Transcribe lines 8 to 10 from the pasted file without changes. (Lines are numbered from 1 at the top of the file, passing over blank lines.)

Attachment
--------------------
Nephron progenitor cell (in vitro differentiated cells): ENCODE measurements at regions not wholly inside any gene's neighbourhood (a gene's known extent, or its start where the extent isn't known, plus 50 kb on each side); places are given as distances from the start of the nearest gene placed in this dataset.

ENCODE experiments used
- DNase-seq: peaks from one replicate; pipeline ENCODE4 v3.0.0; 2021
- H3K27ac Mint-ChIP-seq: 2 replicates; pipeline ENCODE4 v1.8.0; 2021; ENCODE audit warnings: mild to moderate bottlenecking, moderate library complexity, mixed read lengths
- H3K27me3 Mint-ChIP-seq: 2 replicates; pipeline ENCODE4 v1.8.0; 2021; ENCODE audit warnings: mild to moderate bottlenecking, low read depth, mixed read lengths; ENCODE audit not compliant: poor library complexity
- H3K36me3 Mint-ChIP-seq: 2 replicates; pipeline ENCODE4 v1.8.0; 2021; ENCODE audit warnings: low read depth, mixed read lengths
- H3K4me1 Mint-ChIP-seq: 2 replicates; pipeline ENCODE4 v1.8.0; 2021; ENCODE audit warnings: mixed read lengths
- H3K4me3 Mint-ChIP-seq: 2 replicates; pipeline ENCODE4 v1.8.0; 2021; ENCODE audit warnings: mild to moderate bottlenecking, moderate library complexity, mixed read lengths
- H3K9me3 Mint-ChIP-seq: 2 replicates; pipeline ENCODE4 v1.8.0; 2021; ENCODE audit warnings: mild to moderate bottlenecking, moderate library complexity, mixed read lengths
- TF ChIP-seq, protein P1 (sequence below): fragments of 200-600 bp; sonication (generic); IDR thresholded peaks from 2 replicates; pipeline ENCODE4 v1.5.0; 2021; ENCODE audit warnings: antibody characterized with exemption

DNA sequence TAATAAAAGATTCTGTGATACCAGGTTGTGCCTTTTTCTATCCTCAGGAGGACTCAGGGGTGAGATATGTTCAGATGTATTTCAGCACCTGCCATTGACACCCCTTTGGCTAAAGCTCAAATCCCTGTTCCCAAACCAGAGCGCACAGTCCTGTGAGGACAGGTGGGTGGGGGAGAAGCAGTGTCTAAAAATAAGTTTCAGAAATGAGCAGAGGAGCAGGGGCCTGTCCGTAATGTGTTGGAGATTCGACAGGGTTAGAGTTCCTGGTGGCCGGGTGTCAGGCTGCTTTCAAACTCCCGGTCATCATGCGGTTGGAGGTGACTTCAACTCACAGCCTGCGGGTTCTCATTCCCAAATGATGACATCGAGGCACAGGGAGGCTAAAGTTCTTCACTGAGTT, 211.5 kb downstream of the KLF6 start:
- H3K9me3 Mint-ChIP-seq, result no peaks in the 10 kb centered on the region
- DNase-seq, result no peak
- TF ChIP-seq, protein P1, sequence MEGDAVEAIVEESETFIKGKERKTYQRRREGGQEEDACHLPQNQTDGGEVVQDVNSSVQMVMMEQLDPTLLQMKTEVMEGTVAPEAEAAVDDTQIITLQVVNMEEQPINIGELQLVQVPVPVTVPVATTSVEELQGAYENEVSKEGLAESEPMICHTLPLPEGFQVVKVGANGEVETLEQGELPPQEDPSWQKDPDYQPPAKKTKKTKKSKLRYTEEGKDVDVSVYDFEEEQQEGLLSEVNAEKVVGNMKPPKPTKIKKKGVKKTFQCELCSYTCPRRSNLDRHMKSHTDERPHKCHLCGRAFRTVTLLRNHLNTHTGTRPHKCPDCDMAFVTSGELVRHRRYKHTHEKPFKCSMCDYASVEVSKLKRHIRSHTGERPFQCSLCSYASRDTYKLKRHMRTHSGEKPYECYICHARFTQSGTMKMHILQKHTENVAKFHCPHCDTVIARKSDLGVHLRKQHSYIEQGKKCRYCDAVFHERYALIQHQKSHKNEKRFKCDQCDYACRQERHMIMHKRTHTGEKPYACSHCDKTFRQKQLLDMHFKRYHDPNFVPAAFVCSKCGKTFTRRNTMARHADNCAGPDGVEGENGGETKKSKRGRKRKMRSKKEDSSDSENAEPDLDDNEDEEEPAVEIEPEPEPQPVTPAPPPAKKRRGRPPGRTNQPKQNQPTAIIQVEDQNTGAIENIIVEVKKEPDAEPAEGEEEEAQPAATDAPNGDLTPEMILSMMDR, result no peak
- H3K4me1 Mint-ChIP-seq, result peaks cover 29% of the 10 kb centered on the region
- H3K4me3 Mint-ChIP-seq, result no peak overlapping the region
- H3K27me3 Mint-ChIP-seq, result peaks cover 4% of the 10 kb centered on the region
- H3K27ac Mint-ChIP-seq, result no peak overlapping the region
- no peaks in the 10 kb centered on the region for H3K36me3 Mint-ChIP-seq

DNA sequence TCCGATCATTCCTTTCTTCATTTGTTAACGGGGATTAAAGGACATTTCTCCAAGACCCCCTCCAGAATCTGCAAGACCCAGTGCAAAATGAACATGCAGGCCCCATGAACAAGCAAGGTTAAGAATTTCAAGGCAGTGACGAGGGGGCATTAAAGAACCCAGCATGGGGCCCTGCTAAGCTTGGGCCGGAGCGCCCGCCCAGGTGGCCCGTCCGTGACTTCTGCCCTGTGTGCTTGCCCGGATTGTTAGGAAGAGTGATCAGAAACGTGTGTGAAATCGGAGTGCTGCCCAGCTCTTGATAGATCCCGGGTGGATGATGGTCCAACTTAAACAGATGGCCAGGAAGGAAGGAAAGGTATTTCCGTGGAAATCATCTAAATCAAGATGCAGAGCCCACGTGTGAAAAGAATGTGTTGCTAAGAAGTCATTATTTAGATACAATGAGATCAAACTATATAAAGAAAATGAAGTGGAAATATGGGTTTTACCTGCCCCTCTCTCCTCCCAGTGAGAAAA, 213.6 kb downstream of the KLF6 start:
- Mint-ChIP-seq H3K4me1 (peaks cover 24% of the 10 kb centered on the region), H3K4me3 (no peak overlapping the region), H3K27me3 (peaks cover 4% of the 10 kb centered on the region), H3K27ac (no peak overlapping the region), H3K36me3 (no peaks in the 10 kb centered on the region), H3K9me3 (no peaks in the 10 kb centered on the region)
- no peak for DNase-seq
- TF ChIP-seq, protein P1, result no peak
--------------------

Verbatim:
- H3K4me3 Mint-ChIP-seq: 2 replicates; pipeline ENCODE4 v1.8.0; 2021; ENCODE audit warnings: mild to moderate bottlenecking, moderate library complexity, mixed read lengths
- H3K9me3 Mint-ChIP-seq: 2 replicates; pipeline ENCODE4 v1.8.0; 2021; ENCODE audit warnings: mild to moderate bottlenecking, moderate library complexity, mixed read lengths
- TF ChIP-seq, protein P1 (sequence below): fragments of 200-600 bp; sonication (generic); IDR thresholded peaks from 2 replicates; pipeline ENCODE4 v1.5.0; 2021; ENCODE audit warnings: antibody characterized with exemption